The Energy Crisis: Is Brexit causing our problems? No. And yes.

September 25, 2021

by Martin Odoni

The growing alarm over an imminent shortage of natural gas really is one of those issues that should not be about partisan politics. Like climate change, or the SARS-Cov2 pandemic, it largely belongs in the realm of objective science and mathematics, but, also like climate change, or the SARS-Cov2 pandemic, it has not been allowed to remain in that realm.

The argument has become entwined with Brexit, with Remainers absolutely certain that gas shortages are, like the shortage of dentists, caused by the British decision to depart the European Union. Brexiteers on the other hand, insist the shortages have nothing to do with Brexit at all.

Well, here, for what my understanding is worth (not much, as I am no expert on the fuel industry), is my take; both sides are more wrong than right.

With a bumbling imbecile like Boris Johnson running the country during a fuel crisis, this could become a rare sight in the near future

Firstly, the root cause of the shortage – and it really shocks and pains me to say this – is more or less what Boris Johnson says it was. Yes, I am actually saying that Boris Johnson has told the truth about something. This phenomenon of honesty from the Prime Minister, a largely abstract concept prior to this week, I put entirely in the Even-a-broken-clock-is-right-twice-a-day bracket, and like the head of Ofgem, I am far from confident about Johnson’s prediction that the crisis will only be a short-term problem. But nonetheless, his claims that the shortage is caused by the pandemic are roughly correct. (His claims from before the 2016 Referendum that Brexit would lead to cheaper gas bills, on the other hand…)

To put meat on the bones; during the pandemic, industry was massively reduced globally as most countries observed lockdowns. Gas production thus declined and many gas-producing facilities even went offline altogether. Now that lockdowns are ending and industries are resuming, these suspended gas-producing facilities have to get started up again, and like the steamrollers of metaphor, they take a long while to get up to speed. Thus gas production is slower than consumption for the time being, and stored-up reserves are being used up in a hurry.

Russia in particular is having a big problem getting production back up to where it was two years ago, and as Russia is one of the biggest suppliers of gas to Europe and Asia, that is leaving a big shortfall.

This would have happened irrespective of Brexit, so we certainly have to say No when asked whether Brexit is the root cause of gas shortages in the UK. This will infuriate Remainers, many of whom have held it up as an extra example of Brexit causing harm. (Not sure why they need one when there are so many other, genuine examples, but I digress.) Brexit played no role in causing the shortages.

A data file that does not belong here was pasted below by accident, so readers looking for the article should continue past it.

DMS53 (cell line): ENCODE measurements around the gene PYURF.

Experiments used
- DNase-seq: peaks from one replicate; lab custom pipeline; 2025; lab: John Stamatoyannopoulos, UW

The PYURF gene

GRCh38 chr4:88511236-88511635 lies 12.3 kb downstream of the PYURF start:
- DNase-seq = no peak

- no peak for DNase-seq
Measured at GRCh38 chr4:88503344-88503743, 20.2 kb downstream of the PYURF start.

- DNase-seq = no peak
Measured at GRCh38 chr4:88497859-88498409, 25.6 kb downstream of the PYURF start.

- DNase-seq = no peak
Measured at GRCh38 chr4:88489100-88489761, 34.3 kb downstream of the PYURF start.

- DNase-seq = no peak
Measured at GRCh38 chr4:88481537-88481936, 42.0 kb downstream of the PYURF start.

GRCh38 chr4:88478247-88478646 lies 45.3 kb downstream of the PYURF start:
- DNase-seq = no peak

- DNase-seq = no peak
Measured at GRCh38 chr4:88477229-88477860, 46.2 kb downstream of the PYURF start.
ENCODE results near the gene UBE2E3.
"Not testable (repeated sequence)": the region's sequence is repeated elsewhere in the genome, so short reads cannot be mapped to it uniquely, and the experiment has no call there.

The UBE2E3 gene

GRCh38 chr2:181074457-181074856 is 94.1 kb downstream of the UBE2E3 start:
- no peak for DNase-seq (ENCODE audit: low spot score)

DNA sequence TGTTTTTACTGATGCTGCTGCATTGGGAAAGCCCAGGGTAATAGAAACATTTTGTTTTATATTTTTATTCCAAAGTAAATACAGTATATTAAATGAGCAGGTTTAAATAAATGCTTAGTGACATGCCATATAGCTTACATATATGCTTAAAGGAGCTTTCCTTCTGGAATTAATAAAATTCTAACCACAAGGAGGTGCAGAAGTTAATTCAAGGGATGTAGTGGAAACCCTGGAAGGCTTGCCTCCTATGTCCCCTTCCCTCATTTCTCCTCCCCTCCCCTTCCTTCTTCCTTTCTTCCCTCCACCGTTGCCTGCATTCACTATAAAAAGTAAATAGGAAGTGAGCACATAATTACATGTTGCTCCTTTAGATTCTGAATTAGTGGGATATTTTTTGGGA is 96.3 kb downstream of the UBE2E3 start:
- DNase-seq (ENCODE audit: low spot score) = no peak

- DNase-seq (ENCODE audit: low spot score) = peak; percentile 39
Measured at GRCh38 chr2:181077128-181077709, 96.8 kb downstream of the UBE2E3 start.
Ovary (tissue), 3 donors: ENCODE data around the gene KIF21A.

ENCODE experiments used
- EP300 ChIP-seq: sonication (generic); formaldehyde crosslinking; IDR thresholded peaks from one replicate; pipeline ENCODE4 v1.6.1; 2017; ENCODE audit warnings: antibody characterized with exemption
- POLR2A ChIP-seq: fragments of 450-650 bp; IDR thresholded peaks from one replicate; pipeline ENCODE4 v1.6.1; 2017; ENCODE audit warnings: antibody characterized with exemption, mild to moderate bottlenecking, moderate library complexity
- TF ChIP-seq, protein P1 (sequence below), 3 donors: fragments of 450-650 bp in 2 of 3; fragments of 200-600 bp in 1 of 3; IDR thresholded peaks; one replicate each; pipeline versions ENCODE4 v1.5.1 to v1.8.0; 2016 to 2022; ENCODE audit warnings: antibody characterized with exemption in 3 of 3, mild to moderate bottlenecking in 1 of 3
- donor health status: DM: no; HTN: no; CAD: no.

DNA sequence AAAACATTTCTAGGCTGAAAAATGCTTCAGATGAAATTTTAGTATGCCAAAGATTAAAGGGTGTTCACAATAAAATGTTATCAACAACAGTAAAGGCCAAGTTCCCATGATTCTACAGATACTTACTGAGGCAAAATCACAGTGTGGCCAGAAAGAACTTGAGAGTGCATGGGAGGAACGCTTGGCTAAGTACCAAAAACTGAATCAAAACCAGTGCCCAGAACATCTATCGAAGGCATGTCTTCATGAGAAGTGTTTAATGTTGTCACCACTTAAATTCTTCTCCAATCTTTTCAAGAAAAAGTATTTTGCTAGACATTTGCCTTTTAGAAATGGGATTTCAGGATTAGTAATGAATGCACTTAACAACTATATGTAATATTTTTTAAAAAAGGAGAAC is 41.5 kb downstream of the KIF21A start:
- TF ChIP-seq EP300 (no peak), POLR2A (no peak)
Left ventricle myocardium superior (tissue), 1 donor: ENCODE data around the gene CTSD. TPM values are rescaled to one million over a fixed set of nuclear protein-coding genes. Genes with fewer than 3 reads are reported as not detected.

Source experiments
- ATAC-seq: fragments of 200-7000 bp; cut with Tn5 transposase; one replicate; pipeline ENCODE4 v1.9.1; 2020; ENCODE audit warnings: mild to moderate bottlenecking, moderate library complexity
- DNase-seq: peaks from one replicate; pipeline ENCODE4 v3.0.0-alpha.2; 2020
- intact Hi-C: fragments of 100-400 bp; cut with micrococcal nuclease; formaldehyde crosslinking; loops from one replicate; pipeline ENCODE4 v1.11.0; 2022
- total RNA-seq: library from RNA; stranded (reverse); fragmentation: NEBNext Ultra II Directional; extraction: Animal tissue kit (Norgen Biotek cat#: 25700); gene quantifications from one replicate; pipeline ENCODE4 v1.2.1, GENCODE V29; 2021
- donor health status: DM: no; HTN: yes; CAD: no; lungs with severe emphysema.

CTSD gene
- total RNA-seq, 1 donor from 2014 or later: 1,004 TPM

However, before we get a display of self-satisfied grandstanding from the usual mob of obstinate right wingers, I must stress that Brexit is still playing a damaging role that has exacerbated the crisis in the UK, as media across the continent are pointing out. Partly, the shortage of heavy goods vehicle drivers in the UK has become so severe that there are not enough for shipping tankers of fuel around the country, including gas transports.

But far more than that, as part of British withdrawal from the EU, the country left Europe’s Internal Energy Market (IEM) back in January. The IEM has a ‘pool’ of fuel supplies that all members have automatic access to, subject to daily ‘auction’, and on leaving that mechanism, the UK became ‘uncoupled’ from the processes that regulate automatic receipt of supplies. Well, it is a little more complicated than that, but this is what it amounts to. Learn more by clicking here.

The UK is therefore now allocated supplies via a completely separate process, which is slower and more complicated, and lower priority. To the best of my knowledge, by the way, this is not some act of spite by the EU, it is a necessary condition of importing fuel from the Single Market to outside. The energy deal Johnson signed up to late last year was noted by commentators to be storing up more trouble for the future, and this is just one aspect of it, already materialising after less than ten months. This will change when a new energy deal allowing direct access to the IEM is agreed, but the earliest that might happen is March next year, with some pessimists doubting it will happen until 2026. The Tories keep talking about seeking an arrangement with Norway in the meantime to cover the shortfall. But the complication there is that Norway, despite not being an EU member, is part of the IEM. Therefore British access to their gas exports will be subject to those same talks over regaining direct access to the IEM.